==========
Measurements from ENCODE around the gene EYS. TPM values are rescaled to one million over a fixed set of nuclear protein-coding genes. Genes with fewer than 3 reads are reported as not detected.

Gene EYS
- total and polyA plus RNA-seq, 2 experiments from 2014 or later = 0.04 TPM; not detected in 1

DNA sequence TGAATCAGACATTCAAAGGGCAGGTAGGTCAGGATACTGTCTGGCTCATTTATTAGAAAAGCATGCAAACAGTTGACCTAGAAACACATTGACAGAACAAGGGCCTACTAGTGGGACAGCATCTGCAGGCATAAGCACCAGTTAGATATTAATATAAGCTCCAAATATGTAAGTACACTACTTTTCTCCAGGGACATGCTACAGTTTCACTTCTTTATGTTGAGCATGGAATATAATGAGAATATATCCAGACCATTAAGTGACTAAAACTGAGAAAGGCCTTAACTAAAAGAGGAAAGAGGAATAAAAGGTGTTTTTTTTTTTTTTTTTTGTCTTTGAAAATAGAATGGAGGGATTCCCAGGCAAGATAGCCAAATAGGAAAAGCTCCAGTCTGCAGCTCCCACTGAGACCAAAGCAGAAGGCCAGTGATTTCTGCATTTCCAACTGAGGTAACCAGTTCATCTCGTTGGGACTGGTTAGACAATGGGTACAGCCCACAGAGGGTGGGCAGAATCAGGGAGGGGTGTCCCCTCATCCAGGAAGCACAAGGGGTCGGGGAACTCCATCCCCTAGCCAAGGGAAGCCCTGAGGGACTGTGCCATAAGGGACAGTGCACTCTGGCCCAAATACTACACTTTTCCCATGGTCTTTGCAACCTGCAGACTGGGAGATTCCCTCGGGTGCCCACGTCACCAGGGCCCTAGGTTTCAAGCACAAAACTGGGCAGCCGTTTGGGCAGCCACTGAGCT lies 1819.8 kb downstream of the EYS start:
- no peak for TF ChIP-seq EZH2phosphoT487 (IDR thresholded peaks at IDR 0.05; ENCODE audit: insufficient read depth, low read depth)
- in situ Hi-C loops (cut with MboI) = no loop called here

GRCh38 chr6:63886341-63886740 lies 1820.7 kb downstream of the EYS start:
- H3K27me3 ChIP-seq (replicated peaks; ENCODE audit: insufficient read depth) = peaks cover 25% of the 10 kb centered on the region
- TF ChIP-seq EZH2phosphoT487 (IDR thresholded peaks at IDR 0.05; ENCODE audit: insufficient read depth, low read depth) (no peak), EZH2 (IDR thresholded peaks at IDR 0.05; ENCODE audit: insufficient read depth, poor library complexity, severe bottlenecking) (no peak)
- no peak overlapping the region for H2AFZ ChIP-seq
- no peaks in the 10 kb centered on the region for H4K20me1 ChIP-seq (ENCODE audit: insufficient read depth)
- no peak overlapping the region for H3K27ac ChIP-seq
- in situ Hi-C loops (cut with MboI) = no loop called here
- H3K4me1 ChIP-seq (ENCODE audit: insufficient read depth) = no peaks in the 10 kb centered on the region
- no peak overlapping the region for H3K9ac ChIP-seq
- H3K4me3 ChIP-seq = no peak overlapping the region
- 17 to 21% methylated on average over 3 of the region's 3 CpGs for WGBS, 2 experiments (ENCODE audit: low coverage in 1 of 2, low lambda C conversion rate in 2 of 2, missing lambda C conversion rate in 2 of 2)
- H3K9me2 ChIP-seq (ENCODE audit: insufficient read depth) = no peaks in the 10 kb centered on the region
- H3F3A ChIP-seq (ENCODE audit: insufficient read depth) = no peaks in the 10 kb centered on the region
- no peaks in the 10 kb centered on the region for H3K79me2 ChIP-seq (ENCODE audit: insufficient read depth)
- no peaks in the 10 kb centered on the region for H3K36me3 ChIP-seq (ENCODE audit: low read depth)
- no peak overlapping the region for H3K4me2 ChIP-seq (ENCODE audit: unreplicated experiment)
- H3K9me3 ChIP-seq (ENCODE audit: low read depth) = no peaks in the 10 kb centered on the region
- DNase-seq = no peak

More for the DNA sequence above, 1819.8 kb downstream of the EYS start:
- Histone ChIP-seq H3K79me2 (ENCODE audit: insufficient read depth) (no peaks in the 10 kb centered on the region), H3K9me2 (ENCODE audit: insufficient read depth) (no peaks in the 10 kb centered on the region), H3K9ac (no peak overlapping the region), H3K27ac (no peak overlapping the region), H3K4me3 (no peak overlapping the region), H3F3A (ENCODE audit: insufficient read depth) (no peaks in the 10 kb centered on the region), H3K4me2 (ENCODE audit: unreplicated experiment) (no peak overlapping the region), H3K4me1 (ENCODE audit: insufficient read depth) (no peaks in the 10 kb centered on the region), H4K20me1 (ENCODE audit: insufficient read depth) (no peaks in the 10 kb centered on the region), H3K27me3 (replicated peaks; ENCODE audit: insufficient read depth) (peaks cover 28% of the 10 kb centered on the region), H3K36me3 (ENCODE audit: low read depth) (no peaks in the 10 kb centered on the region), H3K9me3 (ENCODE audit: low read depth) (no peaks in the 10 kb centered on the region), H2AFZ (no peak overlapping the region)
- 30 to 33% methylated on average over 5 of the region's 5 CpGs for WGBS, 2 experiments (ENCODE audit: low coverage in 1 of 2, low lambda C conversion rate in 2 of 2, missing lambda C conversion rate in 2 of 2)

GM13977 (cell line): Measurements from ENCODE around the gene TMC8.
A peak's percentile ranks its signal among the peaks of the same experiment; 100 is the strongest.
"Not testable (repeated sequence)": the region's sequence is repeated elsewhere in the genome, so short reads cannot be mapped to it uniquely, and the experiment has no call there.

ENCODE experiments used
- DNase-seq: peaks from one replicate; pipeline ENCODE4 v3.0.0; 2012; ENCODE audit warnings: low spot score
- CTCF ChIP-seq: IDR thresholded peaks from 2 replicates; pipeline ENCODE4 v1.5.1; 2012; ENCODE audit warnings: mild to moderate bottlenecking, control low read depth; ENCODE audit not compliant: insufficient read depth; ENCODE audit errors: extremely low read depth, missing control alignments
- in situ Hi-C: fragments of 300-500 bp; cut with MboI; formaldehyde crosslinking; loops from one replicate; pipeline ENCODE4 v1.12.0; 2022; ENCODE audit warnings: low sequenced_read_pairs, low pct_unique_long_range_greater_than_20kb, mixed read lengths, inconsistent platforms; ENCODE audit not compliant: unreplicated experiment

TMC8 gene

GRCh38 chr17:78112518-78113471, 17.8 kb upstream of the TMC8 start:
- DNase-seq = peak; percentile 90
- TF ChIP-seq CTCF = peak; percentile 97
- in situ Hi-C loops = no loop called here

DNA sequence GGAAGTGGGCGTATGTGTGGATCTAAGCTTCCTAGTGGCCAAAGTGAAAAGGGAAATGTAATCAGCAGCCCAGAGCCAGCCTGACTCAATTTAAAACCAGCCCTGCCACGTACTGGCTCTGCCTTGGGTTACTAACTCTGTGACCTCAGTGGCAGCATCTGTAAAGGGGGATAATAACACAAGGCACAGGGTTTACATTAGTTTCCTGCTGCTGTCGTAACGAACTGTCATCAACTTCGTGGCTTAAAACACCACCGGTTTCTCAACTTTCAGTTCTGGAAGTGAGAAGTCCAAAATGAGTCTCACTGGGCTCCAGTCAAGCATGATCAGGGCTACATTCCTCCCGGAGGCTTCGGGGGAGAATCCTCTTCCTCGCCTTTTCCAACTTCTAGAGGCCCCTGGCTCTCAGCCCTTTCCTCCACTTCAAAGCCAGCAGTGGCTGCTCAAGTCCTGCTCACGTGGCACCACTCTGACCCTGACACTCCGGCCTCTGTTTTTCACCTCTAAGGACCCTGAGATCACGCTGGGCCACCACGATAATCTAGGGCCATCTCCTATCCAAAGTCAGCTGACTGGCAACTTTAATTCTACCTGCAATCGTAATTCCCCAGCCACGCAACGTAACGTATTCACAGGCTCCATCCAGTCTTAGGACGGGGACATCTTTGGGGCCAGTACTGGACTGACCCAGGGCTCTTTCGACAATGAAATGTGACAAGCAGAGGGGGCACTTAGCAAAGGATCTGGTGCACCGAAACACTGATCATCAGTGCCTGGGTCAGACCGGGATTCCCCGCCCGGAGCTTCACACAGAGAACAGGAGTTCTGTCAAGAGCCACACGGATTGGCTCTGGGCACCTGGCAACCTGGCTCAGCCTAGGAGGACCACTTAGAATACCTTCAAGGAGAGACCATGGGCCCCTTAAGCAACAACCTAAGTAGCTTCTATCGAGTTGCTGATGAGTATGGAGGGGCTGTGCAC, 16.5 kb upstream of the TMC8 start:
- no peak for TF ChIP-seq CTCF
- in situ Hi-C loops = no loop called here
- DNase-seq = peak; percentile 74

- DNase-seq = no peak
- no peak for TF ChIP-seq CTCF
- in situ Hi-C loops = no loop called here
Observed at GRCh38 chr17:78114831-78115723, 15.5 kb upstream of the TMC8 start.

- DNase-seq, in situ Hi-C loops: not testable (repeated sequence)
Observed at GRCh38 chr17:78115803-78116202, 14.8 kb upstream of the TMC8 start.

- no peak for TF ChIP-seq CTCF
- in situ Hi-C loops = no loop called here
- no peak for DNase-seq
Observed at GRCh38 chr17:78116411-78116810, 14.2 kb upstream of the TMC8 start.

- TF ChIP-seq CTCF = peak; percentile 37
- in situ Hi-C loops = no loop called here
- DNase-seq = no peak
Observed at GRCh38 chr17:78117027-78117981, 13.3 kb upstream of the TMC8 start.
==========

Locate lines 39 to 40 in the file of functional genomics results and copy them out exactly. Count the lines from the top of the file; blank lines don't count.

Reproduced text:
- in situ Hi-C loops = no loop called here

DNA sequence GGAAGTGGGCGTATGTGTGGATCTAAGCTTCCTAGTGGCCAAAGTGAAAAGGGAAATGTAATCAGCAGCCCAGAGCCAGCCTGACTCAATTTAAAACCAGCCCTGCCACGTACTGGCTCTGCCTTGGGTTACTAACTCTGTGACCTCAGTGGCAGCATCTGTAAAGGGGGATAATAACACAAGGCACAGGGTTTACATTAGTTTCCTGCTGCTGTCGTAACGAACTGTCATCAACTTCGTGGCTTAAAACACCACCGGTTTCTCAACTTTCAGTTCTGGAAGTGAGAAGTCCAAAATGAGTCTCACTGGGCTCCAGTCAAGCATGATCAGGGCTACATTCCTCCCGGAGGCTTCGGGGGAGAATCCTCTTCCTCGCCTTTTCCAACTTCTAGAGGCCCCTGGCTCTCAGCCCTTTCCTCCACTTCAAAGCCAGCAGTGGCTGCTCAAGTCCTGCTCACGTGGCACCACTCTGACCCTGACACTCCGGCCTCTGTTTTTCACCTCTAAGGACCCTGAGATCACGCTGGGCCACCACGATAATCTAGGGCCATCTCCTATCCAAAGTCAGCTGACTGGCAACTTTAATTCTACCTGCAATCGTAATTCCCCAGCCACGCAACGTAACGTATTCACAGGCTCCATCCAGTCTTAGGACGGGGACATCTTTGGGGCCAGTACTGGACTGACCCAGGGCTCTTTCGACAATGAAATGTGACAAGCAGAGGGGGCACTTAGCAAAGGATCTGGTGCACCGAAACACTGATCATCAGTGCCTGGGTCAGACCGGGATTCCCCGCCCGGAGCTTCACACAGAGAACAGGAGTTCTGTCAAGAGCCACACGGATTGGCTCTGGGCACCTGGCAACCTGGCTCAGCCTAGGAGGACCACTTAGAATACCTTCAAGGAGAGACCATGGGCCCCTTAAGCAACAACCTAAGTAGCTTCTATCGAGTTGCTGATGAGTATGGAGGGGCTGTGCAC, 16.5 kb upstream of the TMC8 start: